Archive for August, 2009

Love the protagonist

Tuesday, August 11th, 2009

Recently I saw “The Apostle”, the phenomenal and disturbing 1997 Robert Duvall film about a deeply religious – and deeply disturbed – southern preacher. It’s a film well worth seeing, with great writing, directing, editing and acting all around, including a truly excellent performance by Farrah Fawcett that will probably change your views on this underrated actress.

The thing about this film though, is that the main character is repellent in so many ways, and yet you feel, as the audience, completely on his side. He is arrogent, abusive, self-defeating, often cruel, frequently violent, and prone to going into drunken murderous rages. Through it all he rationalizes everything by clinging to what he thinks of as a personal relationship with Jesus.

By all accounts we should hate this man. But we don’t – we can’t. We are in his head, seeing the world through the prism of his point of view. And distorted as that prism is, the magic of storytelling makes its unfair claim upon our sympathies, and we find ourselves rooting for him.

I am continually amazed at the power of the protagonist driven narrative. Whether it be Tony Soprano, Stanley Kawalski or Don Corleone, when a great actor allows us to feel a character’s internal state of mind, makes us believe in that character’s inner life, we cannot help but embrace that character as our surrogate self within the narrative, however morally repugnant that character may be.

What is it within us as humans that allows such a transformation – that leads us, with such willingness and abandon, to give away our hearts?

City summer haiku

Monday, August 10th, 2009

The morning sun smiles
Charmed, I go out, and promptly
Melt like a puddle

Back home, I shower,
Fresh and cool, I go back out
It is a mistake

Night, and we are free
These city streets ours once more
Too lovely for words

Harvey 2.0

Sunday, August 9th, 2009

This evening a friend told me that Stephen Spielberg just announced a remake of “Harvey”, the classic 1950 Jimmy Stewart comedy. My friend challenged me to think of who might be cast as Elwood P. Dowd, the holy innocent whose best friend is a six foot tall invisible white rabbit. Dowd was played to perfection by Stewart first on Broadway and then on film.

We agreed immediately that even ten years ago Tom Hanks would have been perfect for the role – he essentially was Jimmy Stewart for most of his career. But now it’s a bit too late, unless they were to do some sort of digital replacement technique. If it were Zemeckis rather than Spielberg, I suppose we would end up with “Polar Harvey Express”. Although I suspect it would probably turn out not so much polar as bipolar.

Johnny Depp is a possibility, although he seems to have entered his Robin Williams stage – the phase when a once fine player starts to overact and do a kind of “I’ll be your host for this weird movie” thing. It was sad to see it happen to Pacino and Hoffman before him, and I think poor Johnny may have become infected. I believe there is still hope for him, but who can tell? My friend says she thinks Leo DeCaprio would be good, but I can’t see it. There is nothing tortured about Elwood P. Dowd, and Leo simply does not do untortured.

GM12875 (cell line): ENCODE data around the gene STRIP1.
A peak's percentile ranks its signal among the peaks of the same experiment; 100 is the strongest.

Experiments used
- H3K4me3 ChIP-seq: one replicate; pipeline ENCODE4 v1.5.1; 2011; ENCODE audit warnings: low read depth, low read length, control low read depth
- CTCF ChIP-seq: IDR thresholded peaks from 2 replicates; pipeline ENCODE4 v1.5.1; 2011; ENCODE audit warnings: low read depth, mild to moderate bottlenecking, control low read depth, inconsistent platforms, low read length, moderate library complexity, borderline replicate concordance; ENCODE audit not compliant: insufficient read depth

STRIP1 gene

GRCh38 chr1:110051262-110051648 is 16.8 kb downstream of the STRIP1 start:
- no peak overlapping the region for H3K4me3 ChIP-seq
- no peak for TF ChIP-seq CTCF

I told my friend I was worried they’d give it to Will Smith – an obvious choice for box office success. But Smith has nothing of Stewart’s deep sweetness and sincerity – you can always tell that Will Smith is acting in a movie, as entertaining as he is, and you can’t get away with that in “Harvey”.

We asked another friend, and she immediately said “Steve Carell”. OK, I can see that, but it would be a shame. You really want a leading man for this role – a genuine movie star with the kind of sexual magnetism that Stewart had – someone you can’t take your eyes off of. And come to think of it (speaking of magnetism) Paul Giamatti would be perfect. But Spielberg would never take the risk.

I wouldn’t feel so bad if they gave it to Brad Pitt – he has the ability to rise to the occasion when given the right role. And he has certainly earned the right by now to play quirky eccentrics (actually he earned that right back in 1995 when he hit one clear out of the ballpark in “Twelve Monkeys”).

Does anyone have any ideas? I’m sure if we put our heads together, we might be able to help out Mr. Spielberg. If not, then my vote goes to the movie actor who might very well be today’s best answer to Jimmy Stewart – Anne Hathaway.

Laughing typewriter

Saturday, August 8th, 2009

On a random walk today around YouTube, wandering through highlights of pop culture from decades past, from off-the-wall Spike Jones to early Rosemary Clooney ballads to lovely scenes of Jean Arthur at her comedic best, I came upon a gem of pop culture at its most sublimely weird that stopped me in my tracks. What happens when you cross the inimitable Betty Boop with an utterly politically incorrect celebration of drug use? You get something like this.

Yes, I know it isn’t right to celebrate drugs. And of course we should all tell our children not to try this at home. But after a week of watching generally far too literal minded computer animation, of work that overly focuses on the merely commercial – on mere realism for its own sake – I find that the sheer lunatic inventiveness of this little film delights me and gladdens my heart. It brings me back to the ground truth of animated art, and reminds me why this is a medium like no other.

After watching it, you may never again look at a laughing typewriter in quite the same way.

Last day

Friday, August 7th, 2009

The last day of a conference is always a bittersweet experience.